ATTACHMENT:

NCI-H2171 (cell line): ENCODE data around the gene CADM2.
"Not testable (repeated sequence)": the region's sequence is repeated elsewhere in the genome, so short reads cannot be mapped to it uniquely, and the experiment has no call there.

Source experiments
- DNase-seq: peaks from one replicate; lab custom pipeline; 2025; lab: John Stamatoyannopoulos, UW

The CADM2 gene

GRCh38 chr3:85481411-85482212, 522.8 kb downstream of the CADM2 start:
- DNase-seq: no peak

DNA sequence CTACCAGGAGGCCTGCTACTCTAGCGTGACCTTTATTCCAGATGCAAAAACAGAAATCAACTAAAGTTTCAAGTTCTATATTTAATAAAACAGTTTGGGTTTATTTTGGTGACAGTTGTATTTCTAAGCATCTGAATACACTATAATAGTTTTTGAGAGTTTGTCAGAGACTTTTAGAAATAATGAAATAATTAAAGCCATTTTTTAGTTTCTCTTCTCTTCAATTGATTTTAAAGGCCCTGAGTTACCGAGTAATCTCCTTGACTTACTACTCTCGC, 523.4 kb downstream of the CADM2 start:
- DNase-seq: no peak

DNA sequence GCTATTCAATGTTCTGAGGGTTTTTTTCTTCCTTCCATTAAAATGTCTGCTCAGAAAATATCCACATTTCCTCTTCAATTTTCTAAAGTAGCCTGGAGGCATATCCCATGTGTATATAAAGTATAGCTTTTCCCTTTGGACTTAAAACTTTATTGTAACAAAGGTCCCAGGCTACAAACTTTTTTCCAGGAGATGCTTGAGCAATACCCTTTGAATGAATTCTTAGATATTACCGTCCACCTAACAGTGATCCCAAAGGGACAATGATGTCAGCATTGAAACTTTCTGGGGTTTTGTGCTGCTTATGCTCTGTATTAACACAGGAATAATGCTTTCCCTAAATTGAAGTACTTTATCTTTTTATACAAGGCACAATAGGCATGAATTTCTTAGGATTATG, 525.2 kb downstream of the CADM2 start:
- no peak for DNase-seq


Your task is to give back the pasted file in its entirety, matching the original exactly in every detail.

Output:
NCI-H2171 (cell line): ENCODE data around the gene CADM2.
"Not testable (repeated sequence)": the region's sequence is repeated elsewhere in the genome, so short reads cannot be mapped to it uniquely, and the experiment has no call there.

Source experiments
- DNase-seq: peaks from one replicate; lab custom pipeline; 2025; lab: John Stamatoyannopoulos, UW

The CADM2 gene

GRCh38 chr3:85481411-85482212, 522.8 kb downstream of the CADM2 start:
- DNase-seq: no peak

DNA sequence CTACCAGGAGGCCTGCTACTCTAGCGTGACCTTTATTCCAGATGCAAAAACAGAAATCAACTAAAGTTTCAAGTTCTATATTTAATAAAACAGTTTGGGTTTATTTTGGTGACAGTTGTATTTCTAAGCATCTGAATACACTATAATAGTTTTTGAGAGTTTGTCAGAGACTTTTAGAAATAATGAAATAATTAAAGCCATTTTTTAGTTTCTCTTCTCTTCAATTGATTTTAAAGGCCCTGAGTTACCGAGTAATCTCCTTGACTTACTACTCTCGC, 523.4 kb downstream of the CADM2 start:
- DNase-seq: no peak

DNA sequence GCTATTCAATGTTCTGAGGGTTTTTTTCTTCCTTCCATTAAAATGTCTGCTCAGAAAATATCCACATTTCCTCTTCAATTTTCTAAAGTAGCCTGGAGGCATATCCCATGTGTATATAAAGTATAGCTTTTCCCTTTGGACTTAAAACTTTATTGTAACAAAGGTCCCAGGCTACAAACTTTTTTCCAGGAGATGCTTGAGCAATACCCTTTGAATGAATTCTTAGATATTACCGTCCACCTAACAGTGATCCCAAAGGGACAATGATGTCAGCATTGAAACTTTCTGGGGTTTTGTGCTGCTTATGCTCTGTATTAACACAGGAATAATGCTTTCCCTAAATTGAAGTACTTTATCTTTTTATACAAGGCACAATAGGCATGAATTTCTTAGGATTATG, 525.2 kb downstream of the CADM2 start:
- no peak for DNase-seq